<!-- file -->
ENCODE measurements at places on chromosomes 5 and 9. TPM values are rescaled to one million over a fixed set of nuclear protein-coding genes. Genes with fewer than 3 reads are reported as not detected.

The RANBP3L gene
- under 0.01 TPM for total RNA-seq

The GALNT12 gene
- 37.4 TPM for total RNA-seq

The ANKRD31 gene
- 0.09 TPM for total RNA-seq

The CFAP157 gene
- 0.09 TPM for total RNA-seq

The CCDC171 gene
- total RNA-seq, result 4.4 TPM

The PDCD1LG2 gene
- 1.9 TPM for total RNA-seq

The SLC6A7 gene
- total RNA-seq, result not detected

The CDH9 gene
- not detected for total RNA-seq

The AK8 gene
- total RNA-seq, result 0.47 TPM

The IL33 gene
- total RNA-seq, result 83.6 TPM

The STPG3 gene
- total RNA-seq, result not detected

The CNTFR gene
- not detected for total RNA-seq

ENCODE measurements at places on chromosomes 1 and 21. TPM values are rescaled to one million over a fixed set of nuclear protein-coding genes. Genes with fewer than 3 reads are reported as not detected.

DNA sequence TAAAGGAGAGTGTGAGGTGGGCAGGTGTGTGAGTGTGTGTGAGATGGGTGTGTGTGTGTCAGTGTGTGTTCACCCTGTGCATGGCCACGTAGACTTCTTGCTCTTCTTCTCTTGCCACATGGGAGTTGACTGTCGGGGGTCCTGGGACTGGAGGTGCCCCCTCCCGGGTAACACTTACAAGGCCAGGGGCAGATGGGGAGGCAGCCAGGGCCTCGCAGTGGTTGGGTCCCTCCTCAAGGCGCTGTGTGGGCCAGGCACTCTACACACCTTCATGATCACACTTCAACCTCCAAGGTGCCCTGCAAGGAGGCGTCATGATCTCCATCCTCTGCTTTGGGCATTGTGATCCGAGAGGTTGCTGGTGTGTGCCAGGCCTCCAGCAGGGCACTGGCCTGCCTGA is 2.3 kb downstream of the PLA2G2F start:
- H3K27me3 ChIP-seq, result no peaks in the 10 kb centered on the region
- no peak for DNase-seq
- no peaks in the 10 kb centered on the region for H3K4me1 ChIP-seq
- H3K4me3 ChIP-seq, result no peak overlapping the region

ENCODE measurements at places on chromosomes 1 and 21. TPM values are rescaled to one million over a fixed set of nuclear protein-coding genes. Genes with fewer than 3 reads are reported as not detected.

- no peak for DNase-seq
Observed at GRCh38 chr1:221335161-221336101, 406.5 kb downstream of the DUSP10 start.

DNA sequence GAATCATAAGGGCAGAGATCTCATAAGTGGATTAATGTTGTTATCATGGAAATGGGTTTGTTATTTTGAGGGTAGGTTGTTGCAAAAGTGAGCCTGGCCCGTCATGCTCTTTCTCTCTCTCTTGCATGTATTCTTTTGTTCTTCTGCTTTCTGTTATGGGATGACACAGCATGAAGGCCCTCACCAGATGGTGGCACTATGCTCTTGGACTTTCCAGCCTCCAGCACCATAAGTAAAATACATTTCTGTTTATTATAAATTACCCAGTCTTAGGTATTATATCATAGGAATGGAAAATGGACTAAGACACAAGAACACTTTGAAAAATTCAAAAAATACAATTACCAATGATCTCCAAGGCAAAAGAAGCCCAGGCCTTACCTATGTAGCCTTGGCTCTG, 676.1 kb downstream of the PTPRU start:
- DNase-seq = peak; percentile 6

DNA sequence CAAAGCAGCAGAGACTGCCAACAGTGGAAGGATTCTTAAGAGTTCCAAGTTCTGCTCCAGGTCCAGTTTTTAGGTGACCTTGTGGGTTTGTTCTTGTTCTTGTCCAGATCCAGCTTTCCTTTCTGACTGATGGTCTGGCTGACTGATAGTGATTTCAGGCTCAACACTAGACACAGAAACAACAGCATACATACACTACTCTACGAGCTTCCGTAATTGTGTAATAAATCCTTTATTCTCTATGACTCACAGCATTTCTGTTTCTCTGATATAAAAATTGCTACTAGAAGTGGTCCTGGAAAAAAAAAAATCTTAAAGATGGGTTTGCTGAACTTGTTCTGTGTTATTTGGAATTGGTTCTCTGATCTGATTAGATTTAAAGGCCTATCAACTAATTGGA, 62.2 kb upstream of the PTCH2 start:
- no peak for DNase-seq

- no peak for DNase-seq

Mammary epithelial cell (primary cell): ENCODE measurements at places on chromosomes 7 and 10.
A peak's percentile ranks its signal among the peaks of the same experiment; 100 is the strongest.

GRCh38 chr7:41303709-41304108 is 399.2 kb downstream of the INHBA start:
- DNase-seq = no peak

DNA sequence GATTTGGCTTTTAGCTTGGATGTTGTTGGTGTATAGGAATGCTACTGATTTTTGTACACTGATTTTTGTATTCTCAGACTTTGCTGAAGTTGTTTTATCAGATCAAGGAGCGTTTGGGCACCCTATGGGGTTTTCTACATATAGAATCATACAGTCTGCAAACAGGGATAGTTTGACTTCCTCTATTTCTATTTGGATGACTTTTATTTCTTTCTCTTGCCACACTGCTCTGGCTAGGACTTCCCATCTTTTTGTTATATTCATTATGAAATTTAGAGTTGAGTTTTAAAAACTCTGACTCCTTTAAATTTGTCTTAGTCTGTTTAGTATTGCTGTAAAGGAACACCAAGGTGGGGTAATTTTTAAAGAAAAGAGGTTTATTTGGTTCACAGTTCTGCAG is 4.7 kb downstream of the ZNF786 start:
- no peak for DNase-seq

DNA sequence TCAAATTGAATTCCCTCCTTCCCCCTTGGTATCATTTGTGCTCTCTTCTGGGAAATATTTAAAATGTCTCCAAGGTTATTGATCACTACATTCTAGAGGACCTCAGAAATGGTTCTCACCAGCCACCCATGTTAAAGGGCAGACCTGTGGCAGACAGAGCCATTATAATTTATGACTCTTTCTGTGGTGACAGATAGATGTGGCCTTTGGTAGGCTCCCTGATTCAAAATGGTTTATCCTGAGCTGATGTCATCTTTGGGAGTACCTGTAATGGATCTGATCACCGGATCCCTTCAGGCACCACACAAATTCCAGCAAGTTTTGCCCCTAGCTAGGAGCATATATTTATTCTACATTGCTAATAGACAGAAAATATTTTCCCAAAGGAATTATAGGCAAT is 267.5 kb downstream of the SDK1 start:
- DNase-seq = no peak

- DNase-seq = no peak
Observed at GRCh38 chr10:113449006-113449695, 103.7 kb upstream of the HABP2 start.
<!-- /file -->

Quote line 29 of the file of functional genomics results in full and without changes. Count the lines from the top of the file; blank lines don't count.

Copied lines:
- no peak for DNase-seq